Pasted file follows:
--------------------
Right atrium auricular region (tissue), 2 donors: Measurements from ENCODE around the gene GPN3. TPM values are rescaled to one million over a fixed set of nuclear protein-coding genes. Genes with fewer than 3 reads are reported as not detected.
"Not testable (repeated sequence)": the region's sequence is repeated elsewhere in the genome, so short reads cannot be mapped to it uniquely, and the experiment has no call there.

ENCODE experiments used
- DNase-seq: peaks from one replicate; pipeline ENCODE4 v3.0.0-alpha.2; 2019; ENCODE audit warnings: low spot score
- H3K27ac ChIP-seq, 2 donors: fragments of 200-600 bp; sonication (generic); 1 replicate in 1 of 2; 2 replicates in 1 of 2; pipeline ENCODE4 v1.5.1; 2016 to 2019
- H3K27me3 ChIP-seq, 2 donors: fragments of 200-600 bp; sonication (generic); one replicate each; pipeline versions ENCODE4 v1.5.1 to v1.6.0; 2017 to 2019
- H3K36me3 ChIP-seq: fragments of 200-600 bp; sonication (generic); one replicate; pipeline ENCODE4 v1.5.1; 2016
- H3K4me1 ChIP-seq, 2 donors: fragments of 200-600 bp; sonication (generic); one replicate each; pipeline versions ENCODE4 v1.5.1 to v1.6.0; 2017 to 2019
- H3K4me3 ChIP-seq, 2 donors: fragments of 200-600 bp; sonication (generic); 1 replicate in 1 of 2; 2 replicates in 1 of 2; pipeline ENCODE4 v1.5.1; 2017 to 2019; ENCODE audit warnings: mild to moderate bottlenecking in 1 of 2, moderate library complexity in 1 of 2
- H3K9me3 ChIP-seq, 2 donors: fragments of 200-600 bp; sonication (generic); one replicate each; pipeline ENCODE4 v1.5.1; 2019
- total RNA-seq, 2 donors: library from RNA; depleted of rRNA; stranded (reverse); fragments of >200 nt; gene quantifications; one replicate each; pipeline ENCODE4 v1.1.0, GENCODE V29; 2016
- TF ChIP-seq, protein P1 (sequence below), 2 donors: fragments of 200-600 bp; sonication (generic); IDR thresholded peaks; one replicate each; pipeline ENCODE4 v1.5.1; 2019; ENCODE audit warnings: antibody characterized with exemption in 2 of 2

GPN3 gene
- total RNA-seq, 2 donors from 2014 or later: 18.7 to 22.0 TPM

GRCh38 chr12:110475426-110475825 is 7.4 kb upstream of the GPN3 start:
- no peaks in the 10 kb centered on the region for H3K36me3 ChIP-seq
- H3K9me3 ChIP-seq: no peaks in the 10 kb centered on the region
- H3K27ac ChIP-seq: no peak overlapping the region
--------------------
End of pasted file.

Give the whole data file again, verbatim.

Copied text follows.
Right atrium auricular region (tissue), 2 donors: Measurements from ENCODE around the gene GPN3. TPM values are rescaled to one million over a fixed set of nuclear protein-coding genes. Genes with fewer than 3 reads are reported as not detected.
"Not testable (repeated sequence)": the region's sequence is repeated elsewhere in the genome, so short reads cannot be mapped to it uniquely, and the experiment has no call there.

ENCODE experiments used
- DNase-seq: peaks from one replicate; pipeline ENCODE4 v3.0.0-alpha.2; 2019; ENCODE audit warnings: low spot score
- H3K27ac ChIP-seq, 2 donors: fragments of 200-600 bp; sonication (generic); 1 replicate in 1 of 2; 2 replicates in 1 of 2; pipeline ENCODE4 v1.5.1; 2016 to 2019
- H3K27me3 ChIP-seq, 2 donors: fragments of 200-600 bp; sonication (generic); one replicate each; pipeline versions ENCODE4 v1.5.1 to v1.6.0; 2017 to 2019
- H3K36me3 ChIP-seq: fragments of 200-600 bp; sonication (generic); one replicate; pipeline ENCODE4 v1.5.1; 2016
- H3K4me1 ChIP-seq, 2 donors: fragments of 200-600 bp; sonication (generic); one replicate each; pipeline versions ENCODE4 v1.5.1 to v1.6.0; 2017 to 2019
- H3K4me3 ChIP-seq, 2 donors: fragments of 200-600 bp; sonication (generic); 1 replicate in 1 of 2; 2 replicates in 1 of 2; pipeline ENCODE4 v1.5.1; 2017 to 2019; ENCODE audit warnings: mild to moderate bottlenecking in 1 of 2, moderate library complexity in 1 of 2
- H3K9me3 ChIP-seq, 2 donors: fragments of 200-600 bp; sonication (generic); one replicate each; pipeline ENCODE4 v1.5.1; 2019
- total RNA-seq, 2 donors: library from RNA; depleted of rRNA; stranded (reverse); fragments of >200 nt; gene quantifications; one replicate each; pipeline ENCODE4 v1.1.0, GENCODE V29; 2016
- TF ChIP-seq, protein P1 (sequence below), 2 donors: fragments of 200-600 bp; sonication (generic); IDR thresholded peaks; one replicate each; pipeline ENCODE4 v1.5.1; 2019; ENCODE audit warnings: antibody characterized with exemption in 2 of 2

GPN3 gene
- total RNA-seq, 2 donors from 2014 or later: 18.7 to 22.0 TPM

GRCh38 chr12:110475426-110475825 is 7.4 kb upstream of the GPN3 start:
- no peaks in the 10 kb centered on the region for H3K36me3 ChIP-seq
- H3K9me3 ChIP-seq: no peaks in the 10 kb centered on the region
- H3K27ac ChIP-seq: no peak overlapping the region